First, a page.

How does the film stack up to the novel?
The 1961 Polish science-fiction novel, “Solaris”, by Stanislaw Lem and its 1972 film adaption by Andrei Tarkovski, seek to answer the questions: “What does it mean to exist in this Universe?” and “Can the answer be found in the far reaches of space, or within ourselves?”
How these questions are answered differs between the book and film.
The book begins with psychologist Chris Kelvin arriving at a scientific research station overlooking the oceanic planet of Solaris. Once aboard, he meets with the skeleton crew consisting of two doctors: the disillusioned alcoholic Snaut and the introverted recluse Sartorius.
The third crew member, Gibarian, who was Kelvin’s former instructor, had taken his own life for unexplained reasons shortly before Kelvin arrived.
Kelvin immediately grows suspicious of the crew’s strange behavior and even glimpses strange unidentified visitors aboard the ship. He awakens one morning to find a projection of his late wife Harey in his quarters.
Unsure of how to combat this and reminding himself that she is not real, he tricks the projection into entering a spare shuttle and launches it into space.
However, feeling guilty afterwards, he reflects upon his own existence and becomes remorseful of his actions. Soon after, another projection of Harey arrives and he readily embraces her.
Solaris is revealed to have some form of subconscious creating these projections to better understand the scientists who are studying it. It is also revealed that in his prior life on Earth, Kelvin had left his wife Harey. His departure drove her to self-destruction in a state of hopelessness.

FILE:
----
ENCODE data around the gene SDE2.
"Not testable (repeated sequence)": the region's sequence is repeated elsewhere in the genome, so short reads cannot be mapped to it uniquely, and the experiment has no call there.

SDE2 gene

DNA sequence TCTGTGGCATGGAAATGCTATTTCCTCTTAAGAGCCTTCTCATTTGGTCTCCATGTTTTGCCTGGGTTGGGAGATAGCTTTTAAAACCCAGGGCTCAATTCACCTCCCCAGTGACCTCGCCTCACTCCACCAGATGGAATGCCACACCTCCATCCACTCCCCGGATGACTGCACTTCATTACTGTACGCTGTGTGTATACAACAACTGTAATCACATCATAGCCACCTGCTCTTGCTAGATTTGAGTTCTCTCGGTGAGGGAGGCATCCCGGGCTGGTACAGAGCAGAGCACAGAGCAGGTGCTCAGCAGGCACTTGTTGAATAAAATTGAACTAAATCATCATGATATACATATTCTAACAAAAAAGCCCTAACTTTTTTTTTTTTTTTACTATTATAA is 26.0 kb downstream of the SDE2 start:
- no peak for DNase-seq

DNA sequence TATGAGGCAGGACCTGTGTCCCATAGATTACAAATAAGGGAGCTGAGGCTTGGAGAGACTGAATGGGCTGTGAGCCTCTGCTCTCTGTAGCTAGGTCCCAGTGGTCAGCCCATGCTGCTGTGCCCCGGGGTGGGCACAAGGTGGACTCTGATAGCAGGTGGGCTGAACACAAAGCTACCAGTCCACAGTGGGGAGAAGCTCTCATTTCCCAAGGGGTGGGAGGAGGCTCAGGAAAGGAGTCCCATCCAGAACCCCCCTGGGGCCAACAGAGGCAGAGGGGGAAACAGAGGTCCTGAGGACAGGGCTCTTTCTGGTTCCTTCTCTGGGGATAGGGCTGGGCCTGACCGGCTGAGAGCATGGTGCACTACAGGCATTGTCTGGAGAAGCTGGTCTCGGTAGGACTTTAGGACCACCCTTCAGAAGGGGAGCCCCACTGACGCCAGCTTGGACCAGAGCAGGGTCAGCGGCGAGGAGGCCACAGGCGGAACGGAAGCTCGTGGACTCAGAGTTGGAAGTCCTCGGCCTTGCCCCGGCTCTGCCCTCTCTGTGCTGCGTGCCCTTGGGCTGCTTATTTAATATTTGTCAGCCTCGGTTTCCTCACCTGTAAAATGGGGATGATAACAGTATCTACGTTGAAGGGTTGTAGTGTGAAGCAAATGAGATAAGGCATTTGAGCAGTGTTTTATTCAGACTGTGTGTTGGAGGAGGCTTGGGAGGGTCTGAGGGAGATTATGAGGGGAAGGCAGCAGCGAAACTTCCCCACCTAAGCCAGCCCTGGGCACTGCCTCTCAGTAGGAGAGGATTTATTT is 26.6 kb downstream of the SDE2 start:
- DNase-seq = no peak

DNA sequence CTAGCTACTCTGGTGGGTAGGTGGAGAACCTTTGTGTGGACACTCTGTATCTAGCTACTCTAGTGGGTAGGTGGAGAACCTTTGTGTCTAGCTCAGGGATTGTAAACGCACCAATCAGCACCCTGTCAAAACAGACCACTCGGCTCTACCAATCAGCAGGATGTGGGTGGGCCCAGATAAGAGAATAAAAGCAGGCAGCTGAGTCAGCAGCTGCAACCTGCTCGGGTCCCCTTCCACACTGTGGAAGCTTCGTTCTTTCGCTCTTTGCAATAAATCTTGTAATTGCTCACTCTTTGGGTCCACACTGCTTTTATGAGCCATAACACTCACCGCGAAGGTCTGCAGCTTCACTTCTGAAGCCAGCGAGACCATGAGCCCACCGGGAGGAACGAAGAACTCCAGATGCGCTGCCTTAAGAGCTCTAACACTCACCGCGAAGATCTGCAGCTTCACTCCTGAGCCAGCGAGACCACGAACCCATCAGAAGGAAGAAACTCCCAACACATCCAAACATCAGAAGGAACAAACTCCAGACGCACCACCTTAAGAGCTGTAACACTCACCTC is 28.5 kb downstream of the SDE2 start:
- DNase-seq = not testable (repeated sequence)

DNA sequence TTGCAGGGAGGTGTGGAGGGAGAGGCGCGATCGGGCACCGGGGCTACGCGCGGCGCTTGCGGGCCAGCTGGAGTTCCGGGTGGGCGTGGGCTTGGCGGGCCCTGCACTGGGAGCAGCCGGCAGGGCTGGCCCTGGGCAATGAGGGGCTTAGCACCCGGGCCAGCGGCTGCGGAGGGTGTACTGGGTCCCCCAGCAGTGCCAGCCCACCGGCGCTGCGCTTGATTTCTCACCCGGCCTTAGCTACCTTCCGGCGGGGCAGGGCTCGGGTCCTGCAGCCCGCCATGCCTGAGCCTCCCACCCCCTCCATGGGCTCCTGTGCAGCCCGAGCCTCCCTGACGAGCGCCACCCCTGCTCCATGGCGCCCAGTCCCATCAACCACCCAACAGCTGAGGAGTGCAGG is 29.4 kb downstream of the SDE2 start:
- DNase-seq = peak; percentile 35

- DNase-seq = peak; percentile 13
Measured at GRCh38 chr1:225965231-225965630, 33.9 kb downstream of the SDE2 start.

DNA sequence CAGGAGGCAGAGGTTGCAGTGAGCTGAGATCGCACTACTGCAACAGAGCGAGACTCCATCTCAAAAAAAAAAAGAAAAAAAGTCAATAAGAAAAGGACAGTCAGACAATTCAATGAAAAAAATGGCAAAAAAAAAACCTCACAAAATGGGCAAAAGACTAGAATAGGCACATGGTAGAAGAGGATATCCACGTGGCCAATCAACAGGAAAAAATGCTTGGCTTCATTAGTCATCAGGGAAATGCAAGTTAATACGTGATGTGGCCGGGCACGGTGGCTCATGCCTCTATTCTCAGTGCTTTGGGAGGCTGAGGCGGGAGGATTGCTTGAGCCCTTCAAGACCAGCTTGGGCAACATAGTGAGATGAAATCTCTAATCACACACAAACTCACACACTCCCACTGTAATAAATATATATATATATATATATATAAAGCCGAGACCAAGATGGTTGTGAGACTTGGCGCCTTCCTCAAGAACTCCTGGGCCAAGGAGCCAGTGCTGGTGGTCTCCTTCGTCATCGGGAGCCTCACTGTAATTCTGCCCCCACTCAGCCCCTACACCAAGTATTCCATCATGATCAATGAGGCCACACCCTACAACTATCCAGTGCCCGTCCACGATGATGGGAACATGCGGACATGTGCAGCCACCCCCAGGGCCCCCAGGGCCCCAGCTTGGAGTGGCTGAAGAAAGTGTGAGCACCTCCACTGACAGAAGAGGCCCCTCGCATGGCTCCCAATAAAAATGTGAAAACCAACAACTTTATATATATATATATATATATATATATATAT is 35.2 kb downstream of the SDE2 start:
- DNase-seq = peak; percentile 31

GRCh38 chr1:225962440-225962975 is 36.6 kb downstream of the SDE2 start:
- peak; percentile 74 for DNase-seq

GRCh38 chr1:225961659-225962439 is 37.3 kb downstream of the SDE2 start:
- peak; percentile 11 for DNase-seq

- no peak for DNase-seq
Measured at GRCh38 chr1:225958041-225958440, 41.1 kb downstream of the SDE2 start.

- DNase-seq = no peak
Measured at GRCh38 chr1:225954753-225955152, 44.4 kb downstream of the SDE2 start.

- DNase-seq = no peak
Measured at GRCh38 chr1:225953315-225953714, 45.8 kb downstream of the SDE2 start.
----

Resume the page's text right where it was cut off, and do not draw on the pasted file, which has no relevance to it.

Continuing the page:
Kelvin tries to convince Harey’s projection that she means something to him. Despite this, Harey relentlessly seeks an escape from existence upon overhearing that she is not a real person.
In the culmination of the story, Kelvin must face tragedies from his past he could not hope to revisit.
The novel does not have much plot. Instead, it a story of atmosphere and meditation upon questions of being, which Lem does not answer. He instead leaves the readers to decide the answers for themselves.
There are numerous scenes of Kelvin pondering life’s mysteries. One of the more intriguing aspects of the novel is its insistence to never fully answer its mystery.
In 1972, Solaris was made into a film by Russian filmmaker Andrei Tarkovski, in an attempt to implement spiritual themes in science fiction.
Lem was reportedly not impressed with the film adaption, as it did not follow his method and instead sought other mysteries to explore, albeit similar ones.
The film explains more of its story than the novel of which it is based upon. It begins on Earth where Kelvin’s tragedy is explained, along with his distant relationship with his father.
Feeling he has nothing left to lose on Earth, he burns his earthly belongings and embarks on a mission to the station orbiting Solaris.
Upon hearing of Gibarian’s death, he notices that both Snaut and Sartorius have visitors in their quarters (projections of people from their respective pasts) and soon discovers his late wife Hari to be a visitor he must face.
From here on out, the film follows much of the same plot beats of the novel, though it has one special thing the novel lacked, a proper resolution. The film implements more themes of humanity and what it means to be human.
There is also a significant change in the culmination of the film than that of the book.
Instead of finding himself trapped in a nightmare he can do nothing about, the film’s Kelvin discovers that he still has a chance to discover and commune with the planet and its newfound sense of existence.
I personally prefer Tarkovski’s film over Lem’s novel for its themes of the human spirit and its struggle for relevance in an environment where our sense of reality can be easily misconstrued.